Shanna Mahin, 2008 Emerging Voices Alum, shares her experience of applying to the fellowship. After feeling completely disconnected from the writing community, she writes how the fellowship gave her the courage to begin a professional writing career. Shanna’s novel, Oh! You Pretty Things, was just sold to Dutton in a significant deal in April. The book is slated for publication in spring 2015.
“I went to my first writer’s conference in 2006. It was totally fancy. Mary Karr and Kathryn Harrison were the headliners, swoon, and the workshops were staffed by a bevy of academic heavy hitters.
I remember standing in the cafeteria on the first evening, looking at the staff table and thinking, ‘there are the real writers.’ I felt like a total imposter. I’d been working in Hollywood as an assistant to celebrities and rich people for well over a decade, so it’s not like I was unfamiliar with feeling out of place or different.
The sum total of my formal writing education at that point was a 9th-grade English class, a couple of classes at UCLA Extension Writers’ Program, and a too-short private workshop with the amazing Samantha Dunn. It was Sam who encouraged me to apply for the PEN Center USA Emerging Voices Fellowship.
‘I’m not exactly underserved,’ I said, pointing out my middle class, straight, whiteness.
‘Honey,’ she said. ‘You dropped out of high school in the 10th-grade and you basically raised yourself. You fucking qualify.’ (Disclaimer: I put that in quotes, but I’m paraphrasing. Although I will say that Sam does indeed swear like an old timey saloon owner.)
Sometime between my application and the final interview, my husband’s job changed and we relocated to San Diego. The interview committee was dubious about my potential commute. I told them I would crawl up the 405 every day on my knees if they picked me. I also cried and babbled incoherently. They chose me anyway.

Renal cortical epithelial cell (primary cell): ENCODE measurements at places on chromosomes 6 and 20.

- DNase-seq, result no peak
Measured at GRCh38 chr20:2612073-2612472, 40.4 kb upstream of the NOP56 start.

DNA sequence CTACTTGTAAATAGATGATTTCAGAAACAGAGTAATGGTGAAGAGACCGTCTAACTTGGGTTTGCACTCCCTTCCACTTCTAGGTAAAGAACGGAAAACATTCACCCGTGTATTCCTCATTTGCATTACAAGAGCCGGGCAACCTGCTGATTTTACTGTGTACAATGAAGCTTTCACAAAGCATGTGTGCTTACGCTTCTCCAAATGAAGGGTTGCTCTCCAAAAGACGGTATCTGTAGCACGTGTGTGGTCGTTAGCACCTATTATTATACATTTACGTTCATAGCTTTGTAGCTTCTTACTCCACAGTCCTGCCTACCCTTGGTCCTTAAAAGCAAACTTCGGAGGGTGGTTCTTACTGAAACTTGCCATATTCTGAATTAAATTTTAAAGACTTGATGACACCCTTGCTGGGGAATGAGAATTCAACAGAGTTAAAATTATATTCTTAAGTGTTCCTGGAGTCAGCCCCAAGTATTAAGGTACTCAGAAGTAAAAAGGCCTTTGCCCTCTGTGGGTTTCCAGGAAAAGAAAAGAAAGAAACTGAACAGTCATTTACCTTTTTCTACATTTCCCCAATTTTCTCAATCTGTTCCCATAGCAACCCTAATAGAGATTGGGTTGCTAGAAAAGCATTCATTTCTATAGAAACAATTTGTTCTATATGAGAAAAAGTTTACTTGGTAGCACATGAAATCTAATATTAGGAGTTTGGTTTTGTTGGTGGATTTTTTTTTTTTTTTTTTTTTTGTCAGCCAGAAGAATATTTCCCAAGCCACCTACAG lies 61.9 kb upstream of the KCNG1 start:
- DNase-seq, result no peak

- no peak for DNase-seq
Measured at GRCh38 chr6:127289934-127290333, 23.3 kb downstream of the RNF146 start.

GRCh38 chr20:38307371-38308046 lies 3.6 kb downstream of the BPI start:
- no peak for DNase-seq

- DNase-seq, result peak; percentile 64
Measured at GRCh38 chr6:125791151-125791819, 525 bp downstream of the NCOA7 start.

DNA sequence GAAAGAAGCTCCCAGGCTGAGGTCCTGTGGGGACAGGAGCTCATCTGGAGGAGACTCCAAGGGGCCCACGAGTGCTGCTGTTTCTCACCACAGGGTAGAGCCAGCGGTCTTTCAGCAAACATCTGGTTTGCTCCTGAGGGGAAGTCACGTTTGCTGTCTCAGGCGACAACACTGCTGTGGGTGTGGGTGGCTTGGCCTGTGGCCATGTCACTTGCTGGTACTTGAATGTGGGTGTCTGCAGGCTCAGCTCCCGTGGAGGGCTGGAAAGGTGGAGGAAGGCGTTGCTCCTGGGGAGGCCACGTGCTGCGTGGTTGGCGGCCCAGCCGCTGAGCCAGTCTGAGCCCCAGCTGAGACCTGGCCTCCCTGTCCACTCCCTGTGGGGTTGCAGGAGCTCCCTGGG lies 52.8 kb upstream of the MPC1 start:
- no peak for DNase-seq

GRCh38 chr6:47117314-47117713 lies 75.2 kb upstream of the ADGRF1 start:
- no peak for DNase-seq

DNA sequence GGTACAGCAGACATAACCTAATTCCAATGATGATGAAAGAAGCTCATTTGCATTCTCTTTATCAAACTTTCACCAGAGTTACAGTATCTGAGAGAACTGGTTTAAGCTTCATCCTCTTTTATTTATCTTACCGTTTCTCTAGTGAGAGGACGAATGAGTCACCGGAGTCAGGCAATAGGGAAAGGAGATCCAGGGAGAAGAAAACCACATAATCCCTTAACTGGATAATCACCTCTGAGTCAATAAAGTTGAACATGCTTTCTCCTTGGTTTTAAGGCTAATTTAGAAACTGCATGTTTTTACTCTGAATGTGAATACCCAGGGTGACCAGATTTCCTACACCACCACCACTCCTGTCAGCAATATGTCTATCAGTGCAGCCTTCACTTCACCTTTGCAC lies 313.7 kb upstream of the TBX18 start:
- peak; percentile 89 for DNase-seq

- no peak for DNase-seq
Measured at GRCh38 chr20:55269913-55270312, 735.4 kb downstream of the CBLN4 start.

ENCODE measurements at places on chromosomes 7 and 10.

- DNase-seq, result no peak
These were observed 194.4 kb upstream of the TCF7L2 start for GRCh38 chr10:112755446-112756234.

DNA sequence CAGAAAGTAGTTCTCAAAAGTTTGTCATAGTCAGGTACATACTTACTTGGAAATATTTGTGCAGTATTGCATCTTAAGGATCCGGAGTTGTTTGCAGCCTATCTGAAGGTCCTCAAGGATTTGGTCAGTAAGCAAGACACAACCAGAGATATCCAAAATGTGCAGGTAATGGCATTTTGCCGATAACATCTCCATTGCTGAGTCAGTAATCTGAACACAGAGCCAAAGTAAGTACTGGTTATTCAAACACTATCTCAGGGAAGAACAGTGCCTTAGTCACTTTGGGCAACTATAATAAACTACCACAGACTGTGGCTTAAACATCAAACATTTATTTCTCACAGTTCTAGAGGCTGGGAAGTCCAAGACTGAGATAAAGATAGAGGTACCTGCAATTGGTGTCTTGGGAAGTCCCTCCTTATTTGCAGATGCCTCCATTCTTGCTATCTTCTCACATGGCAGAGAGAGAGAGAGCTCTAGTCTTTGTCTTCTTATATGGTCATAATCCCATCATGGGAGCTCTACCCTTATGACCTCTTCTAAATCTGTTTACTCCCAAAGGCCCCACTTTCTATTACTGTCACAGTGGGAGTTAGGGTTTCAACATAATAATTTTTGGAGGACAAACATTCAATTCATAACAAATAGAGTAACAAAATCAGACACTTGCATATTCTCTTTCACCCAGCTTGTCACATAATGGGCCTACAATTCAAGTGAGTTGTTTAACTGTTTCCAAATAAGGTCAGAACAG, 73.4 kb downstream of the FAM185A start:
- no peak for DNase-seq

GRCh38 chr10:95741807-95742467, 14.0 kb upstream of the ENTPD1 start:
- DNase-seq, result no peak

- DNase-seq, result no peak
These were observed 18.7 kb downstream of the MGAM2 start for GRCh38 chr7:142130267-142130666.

The fellowship gave me a lot of things: a mentor who meticulously read every page of my work; a wonderful group of peers I adore; writing classes of all shapes and sizes; the chance to meet dozens of great writers and hear their thoughts on writing, publishing, and life; and so much more. But the biggest, most important takeaway for me was that I learned I have a seat at the table. Those “real” writers in the cafeteria weren’t different or more special than I was, they were just further along the road. My road. Being an Emerging Voices Fellow taught me that.
When I realized my first book—the sum total of my output since I started writing in 2006—just wasn’t working, it should have been the end for me. Historically, that’s how I roll. I have a track record of getting things to the three-quarter mark and abandoning them.
And I’m not gonna lie, I was in a face plant for a couple of months. But then a weird thing happened. I woke up one day, opened up a blank document, and started something new. Instead of moving on to sculpting or improv or whatever the fuck, I sat down at the computer and I wrote my ass off. You know why? Because I’m a writer. It took me six years to learn how to write a book and a year to write a new one. Another year to edit it, find the perfect agent, and send it out into the world.
I have a seat at the table. Thank you, PEN Center USA Emerging Voices, for teaching me that.
Isn’t it time for you to claim your seat?”
Shanna Mahin is a high school dropout with a fierce desire to disprove her 9th grade English teacher's prediction of “a lifetime of wasted potential.” She mourns his passing for the missed opportunity to point out her MacDowell Colony fellowship, Norman Mailer Colony fellowship, and PEN Center USA Emerging Voices fellowship. She’s also been awarded full residencies at the Atlantic Center for the Arts and several other writing programs.
To apply to the 2015 Emerging Voices Fellowship, click here.